Earthworm Jim Sega Genesis / Super Nintendo Entertainment System

Earthworm Jim – Sega Genesis
/ Super Nintendo Entertainment System

By Dakota Grabowski

Earthworm Jim was the definition of cool

Back when platformers were the king of
genres, Earthworm Jim made its presence known as the “cool kid on the block” by
appealing to many demographics. Obtaining a moderately difficulty level and
establishing itself with stylish humor, Earthworm Jim was a financial and
critical success for Interplay and Shiny Entertainment.

What were its cultural
impact and/or importance?
Before Ratchet & Clank, Jak & Daxter, Conker, and even Crash Bandicoot, took
the spotlight as the humorous and delightful platformer alternative to Mario,
there was Earthworm Jim. Having a hilarious concept, a worm trapped in a magical
spacesuit fighting against odd bosses, Shiny Entertainment rolled the dice and
were successful.

Countering the dozens upon
dozens of platformers that attempted to capitalize on Mario and Sonic’s success
in the genre, Earthworm Jim was able to set itself apart from titles such as
Bubsy, Gex and Bug! – all titles that proved to be irrelevant by the end of the
decade. What Earthworm Jim had was a panache that all other 2D platformers
dreamed of. While spoofing the genre’s best attributes, Earthworm Jim made a
name for himself for comedic moments that adults could truly enjoy.

Showcasing that there was room
for a third-party in the two-party system (Mario and Sonic), Earthworm Jim was
popular enough to receive its own television show, merchandising, and a handful
of sequel.  Without Jim and his flair for the funny, we may have never received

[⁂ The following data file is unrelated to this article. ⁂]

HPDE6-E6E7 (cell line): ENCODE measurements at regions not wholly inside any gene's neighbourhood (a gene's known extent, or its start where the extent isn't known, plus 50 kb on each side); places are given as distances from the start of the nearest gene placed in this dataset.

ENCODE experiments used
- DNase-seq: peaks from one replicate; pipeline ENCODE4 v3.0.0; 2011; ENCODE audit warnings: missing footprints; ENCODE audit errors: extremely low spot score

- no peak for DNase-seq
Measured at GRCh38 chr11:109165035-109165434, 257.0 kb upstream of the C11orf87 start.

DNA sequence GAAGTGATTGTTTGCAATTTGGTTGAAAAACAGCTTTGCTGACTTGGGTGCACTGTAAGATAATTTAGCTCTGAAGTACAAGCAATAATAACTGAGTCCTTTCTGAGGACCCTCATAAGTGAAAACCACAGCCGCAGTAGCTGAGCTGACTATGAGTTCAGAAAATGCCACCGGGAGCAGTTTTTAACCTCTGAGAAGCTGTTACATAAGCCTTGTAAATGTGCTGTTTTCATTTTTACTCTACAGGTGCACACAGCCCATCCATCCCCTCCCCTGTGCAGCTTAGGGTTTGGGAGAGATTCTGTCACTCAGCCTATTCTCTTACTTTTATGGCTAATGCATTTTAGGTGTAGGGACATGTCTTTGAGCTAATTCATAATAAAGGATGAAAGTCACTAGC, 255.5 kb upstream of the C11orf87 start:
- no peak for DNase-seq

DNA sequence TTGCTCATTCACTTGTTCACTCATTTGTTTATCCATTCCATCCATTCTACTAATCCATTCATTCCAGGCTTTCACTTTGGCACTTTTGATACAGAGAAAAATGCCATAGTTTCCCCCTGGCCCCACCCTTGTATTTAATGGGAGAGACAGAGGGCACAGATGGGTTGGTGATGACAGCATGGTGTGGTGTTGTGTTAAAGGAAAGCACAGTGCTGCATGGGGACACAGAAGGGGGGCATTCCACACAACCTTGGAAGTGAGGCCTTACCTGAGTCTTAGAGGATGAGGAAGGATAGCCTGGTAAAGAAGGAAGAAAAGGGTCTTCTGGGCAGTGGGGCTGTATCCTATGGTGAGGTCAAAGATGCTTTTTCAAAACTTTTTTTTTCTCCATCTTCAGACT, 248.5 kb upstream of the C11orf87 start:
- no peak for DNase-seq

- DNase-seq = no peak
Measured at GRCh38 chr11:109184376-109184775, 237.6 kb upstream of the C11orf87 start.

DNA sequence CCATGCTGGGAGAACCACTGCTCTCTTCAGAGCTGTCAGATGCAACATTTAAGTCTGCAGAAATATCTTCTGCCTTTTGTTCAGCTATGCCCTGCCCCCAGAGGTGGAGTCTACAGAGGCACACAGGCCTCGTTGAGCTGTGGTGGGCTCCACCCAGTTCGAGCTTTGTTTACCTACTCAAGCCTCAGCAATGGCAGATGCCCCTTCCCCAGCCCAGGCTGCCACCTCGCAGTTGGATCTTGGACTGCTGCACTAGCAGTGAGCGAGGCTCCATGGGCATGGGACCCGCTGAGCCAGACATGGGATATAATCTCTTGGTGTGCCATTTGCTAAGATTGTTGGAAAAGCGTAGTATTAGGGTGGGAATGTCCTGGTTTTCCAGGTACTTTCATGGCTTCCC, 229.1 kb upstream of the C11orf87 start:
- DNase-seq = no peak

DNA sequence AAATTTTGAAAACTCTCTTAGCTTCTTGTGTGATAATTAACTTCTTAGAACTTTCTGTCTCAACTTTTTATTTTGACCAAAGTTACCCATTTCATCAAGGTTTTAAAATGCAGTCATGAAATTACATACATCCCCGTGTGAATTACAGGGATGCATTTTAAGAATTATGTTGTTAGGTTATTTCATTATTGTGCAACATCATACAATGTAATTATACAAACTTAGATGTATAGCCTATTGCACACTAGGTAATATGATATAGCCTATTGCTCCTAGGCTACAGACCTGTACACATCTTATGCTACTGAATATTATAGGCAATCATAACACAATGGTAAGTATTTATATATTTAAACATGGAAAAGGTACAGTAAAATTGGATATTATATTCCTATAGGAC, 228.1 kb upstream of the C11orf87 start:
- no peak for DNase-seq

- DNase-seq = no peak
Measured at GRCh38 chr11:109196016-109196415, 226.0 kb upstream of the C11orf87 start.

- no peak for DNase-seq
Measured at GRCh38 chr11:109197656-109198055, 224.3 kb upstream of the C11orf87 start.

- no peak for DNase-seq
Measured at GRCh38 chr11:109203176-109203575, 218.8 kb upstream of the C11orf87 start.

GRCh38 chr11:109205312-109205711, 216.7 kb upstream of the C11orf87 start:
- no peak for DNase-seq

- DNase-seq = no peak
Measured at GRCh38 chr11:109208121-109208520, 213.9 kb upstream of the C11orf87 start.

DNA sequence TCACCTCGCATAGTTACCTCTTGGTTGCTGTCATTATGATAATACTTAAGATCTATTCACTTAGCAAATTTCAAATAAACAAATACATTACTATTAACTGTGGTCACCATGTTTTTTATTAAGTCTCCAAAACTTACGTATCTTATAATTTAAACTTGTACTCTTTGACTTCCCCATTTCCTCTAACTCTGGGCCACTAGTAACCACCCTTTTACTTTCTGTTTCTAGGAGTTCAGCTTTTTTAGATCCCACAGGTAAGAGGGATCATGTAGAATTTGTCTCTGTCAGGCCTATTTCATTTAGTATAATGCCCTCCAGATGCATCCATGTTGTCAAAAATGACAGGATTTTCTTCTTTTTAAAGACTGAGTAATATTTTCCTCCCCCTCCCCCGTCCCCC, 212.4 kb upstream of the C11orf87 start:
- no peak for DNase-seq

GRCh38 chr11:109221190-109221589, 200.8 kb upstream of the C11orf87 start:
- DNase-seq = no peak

Crash Bandicoot and several other platformers who took the slapstick route in
the genre.

He’s Michael Jackson bad

What areas of gaming did it
Without the humor, Earthworm Jim would be a desolate title that had nothing
to set itself apart from the rest of the bunch. Whether it’s the Andy Asteroids
portions – a race against villain Psycrow – to the fighting Bob the Killer
Goldfish in a boss fight, Earthworm Jim is the clear cut head of the class when
it comes to comedy.

The level designs were never
extravagant, but what Shiny Entertainment did incorporate was exciting moments
where Jim would face off against side-splitting joke enemies such as a snowman
who spits fireballs, a cat with nine lives named Evil the Cat, and corrupt
junkyard owner who spews dead fish. The last boss fight goes even further with
the laughter as Jim must whip the butt of The Evil Queen Pulsating, Bloated,
Festering, Sweaty, Pus-filled, Malformed, Slug-for-a-Butt, (Queen
Slug-for-a-Butt for short) – no seriously, that’s her name – until she screams

In addition, there’s also Peter
Puppy who aids Jim in fixing his Pocket Rocket in return. While Peter looks
innocent on the outside, there’s a monster deep within that emerges when he is
either hurt or scared.

There’s no doubt that the
comedy was the driving factor and many of today’s platformers are heavily
influenced by what Shiny Entertainment accomplished – whether they’d like to
admit to it or not.

Meet the cast (from left to right) Top – Peter Puppy, Princess
Queen Slug-for-a-Butt; Bottom – Earthworm Jim, Professor
Monkey-For-A-Head, Evil the Cat, Psycrow

Does it stand the test of
Even though the sequel is the best of the series, the original still is able
to stand out on its own. The soundtrack from Tommy Tallarico is a testament to
the amazing work that was done back in the 16-bit era. From beginning till the
end, Tallarico’s work is a triumph. After multiple playthroughs, Earthworm Jim
consistently provides enough charm to fill 10 Grand Canyons.